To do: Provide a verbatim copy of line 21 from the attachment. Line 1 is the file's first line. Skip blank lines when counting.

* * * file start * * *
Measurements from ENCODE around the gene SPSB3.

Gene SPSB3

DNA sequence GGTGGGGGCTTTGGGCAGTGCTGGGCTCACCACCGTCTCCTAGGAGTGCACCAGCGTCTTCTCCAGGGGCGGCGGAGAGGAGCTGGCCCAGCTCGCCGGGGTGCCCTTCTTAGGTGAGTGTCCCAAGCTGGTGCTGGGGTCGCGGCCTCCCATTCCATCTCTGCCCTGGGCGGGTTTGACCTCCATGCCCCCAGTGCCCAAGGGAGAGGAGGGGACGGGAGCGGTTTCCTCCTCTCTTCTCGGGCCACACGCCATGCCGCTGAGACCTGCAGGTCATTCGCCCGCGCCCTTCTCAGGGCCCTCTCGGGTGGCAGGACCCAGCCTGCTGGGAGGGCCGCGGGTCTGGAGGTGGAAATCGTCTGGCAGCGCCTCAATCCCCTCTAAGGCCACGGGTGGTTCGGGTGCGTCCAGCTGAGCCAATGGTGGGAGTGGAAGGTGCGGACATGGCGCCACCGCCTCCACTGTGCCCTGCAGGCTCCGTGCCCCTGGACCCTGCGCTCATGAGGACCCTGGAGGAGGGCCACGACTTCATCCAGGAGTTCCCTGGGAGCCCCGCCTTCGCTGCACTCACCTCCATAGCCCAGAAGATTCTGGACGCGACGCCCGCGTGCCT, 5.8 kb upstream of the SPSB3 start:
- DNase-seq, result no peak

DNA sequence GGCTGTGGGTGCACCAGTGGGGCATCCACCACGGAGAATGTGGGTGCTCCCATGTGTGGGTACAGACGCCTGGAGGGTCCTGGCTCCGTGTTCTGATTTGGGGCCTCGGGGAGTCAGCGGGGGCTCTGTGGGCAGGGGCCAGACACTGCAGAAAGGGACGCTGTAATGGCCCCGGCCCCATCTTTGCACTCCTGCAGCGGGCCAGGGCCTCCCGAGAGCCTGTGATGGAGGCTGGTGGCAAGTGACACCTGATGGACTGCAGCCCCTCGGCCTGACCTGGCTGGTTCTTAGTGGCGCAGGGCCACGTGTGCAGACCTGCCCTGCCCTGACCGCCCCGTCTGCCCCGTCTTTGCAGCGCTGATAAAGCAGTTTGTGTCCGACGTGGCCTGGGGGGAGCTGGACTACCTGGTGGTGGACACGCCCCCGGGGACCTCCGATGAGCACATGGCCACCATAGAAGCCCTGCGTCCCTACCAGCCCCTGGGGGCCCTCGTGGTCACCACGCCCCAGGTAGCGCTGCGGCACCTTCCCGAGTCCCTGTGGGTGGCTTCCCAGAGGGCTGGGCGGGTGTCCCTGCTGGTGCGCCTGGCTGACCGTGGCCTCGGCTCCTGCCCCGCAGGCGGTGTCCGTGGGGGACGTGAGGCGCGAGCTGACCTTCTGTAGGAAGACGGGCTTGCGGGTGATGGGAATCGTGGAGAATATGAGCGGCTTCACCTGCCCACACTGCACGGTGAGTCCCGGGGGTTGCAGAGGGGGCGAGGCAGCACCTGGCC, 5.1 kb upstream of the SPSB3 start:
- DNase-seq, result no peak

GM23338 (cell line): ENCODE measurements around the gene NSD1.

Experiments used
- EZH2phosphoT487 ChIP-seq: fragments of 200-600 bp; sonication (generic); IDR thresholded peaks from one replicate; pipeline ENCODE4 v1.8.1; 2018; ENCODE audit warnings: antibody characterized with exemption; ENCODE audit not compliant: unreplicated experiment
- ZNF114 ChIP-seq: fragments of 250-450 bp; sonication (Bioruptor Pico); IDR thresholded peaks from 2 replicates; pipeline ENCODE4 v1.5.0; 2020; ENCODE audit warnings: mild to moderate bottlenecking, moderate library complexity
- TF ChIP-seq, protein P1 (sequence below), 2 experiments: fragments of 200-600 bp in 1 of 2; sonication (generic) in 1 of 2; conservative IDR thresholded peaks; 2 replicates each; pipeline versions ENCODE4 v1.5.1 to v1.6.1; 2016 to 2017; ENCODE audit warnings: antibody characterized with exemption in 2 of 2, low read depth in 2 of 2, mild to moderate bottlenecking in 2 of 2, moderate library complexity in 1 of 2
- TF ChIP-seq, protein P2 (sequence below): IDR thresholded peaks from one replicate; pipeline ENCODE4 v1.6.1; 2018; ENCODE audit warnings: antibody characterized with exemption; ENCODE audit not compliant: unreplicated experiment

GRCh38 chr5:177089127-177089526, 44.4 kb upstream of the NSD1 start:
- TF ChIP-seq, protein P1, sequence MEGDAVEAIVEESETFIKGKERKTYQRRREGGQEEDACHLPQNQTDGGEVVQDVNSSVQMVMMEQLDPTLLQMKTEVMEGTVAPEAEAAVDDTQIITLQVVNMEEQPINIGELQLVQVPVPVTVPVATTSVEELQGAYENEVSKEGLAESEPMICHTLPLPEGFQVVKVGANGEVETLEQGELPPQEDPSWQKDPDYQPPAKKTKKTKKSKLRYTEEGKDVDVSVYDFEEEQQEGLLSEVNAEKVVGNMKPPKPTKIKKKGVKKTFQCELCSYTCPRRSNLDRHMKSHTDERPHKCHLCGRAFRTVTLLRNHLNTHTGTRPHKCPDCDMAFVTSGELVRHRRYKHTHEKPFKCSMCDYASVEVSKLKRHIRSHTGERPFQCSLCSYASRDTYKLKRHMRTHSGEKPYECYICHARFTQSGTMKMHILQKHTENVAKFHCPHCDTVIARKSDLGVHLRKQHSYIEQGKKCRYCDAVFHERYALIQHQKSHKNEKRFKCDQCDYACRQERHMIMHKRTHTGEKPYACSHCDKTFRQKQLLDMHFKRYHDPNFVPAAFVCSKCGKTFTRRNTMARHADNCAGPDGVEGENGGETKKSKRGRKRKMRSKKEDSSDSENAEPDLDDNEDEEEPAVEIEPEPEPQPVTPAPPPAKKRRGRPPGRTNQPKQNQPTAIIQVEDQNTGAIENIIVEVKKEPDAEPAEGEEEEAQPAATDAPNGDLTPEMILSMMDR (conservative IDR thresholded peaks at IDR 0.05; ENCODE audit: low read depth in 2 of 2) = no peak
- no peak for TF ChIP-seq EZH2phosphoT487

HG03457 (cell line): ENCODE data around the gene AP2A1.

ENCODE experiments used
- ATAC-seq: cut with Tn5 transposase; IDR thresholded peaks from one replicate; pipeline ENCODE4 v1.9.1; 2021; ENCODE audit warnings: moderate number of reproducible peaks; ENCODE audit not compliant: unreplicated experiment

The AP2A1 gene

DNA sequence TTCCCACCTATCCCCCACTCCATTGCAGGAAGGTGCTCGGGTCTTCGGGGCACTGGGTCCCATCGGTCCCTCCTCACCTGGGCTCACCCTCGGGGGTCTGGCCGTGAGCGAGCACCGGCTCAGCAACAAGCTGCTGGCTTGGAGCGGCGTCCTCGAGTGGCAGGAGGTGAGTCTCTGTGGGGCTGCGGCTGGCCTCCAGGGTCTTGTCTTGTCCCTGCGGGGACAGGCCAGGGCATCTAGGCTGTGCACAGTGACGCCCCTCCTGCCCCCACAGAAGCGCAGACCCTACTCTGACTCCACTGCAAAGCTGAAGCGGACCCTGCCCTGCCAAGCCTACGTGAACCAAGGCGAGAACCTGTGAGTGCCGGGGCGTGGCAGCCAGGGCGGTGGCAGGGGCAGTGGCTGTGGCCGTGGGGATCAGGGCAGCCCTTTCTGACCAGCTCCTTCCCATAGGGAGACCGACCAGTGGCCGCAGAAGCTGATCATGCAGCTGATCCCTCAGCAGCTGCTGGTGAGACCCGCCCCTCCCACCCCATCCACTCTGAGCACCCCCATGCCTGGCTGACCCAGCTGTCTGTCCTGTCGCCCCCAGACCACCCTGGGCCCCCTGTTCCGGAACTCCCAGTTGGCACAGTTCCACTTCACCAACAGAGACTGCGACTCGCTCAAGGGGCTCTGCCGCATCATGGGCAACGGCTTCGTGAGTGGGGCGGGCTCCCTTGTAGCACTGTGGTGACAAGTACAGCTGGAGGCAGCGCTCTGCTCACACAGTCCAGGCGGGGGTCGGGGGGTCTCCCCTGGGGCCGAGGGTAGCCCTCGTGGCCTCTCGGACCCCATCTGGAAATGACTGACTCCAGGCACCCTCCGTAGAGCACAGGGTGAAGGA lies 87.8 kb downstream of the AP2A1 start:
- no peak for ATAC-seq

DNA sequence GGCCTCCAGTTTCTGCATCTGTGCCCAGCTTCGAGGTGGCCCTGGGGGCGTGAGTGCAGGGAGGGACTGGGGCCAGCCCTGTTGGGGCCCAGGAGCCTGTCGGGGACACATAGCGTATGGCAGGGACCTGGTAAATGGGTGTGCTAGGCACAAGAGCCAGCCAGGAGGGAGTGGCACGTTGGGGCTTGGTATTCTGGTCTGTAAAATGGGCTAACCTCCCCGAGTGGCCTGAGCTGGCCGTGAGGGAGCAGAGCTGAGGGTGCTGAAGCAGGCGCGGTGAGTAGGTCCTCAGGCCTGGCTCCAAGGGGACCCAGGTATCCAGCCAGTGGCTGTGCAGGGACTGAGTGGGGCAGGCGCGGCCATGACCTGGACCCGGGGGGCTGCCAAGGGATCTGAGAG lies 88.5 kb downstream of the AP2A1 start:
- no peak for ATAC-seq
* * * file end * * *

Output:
- no peak for ATAC-seq